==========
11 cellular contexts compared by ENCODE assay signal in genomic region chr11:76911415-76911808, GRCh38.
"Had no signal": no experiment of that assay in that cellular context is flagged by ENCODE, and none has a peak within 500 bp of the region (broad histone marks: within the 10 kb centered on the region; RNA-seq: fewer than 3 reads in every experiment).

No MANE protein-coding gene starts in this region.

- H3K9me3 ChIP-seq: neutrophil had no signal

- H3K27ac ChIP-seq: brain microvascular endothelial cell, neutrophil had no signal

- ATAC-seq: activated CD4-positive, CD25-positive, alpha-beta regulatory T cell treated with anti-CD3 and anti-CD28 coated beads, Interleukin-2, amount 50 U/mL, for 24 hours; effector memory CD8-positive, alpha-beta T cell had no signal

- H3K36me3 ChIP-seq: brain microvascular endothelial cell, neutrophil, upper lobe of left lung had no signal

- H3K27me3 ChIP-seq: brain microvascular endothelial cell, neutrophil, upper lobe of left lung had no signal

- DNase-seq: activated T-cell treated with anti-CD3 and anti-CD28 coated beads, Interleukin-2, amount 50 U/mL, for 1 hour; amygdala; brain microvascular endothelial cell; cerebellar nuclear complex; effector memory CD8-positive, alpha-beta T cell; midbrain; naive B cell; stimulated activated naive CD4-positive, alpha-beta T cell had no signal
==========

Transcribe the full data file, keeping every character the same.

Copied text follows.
11 cellular contexts compared by ENCODE assay signal in genomic region chr11:76911415-76911808, GRCh38.
"Had no signal": no experiment of that assay in that cellular context is flagged by ENCODE, and none has a peak within 500 bp of the region (broad histone marks: within the 10 kb centered on the region; RNA-seq: fewer than 3 reads in every experiment).

No MANE protein-coding gene starts in this region.

- H3K9me3 ChIP-seq: neutrophil had no signal

- H3K27ac ChIP-seq: brain microvascular endothelial cell, neutrophil had no signal

- ATAC-seq: activated CD4-positive, CD25-positive, alpha-beta regulatory T cell treated with anti-CD3 and anti-CD28 coated beads, Interleukin-2, amount 50 U/mL, for 24 hours; effector memory CD8-positive, alpha-beta T cell had no signal

- H3K36me3 ChIP-seq: brain microvascular endothelial cell, neutrophil, upper lobe of left lung had no signal

- H3K27me3 ChIP-seq: brain microvascular endothelial cell, neutrophil, upper lobe of left lung had no signal

- DNase-seq: activated T-cell treated with anti-CD3 and anti-CD28 coated beads, Interleukin-2, amount 50 U/mL, for 1 hour; amygdala; brain microvascular endothelial cell; cerebellar nuclear complex; effector memory CD8-positive, alpha-beta T cell; midbrain; naive B cell; stimulated activated naive CD4-positive, alpha-beta T cell had no signal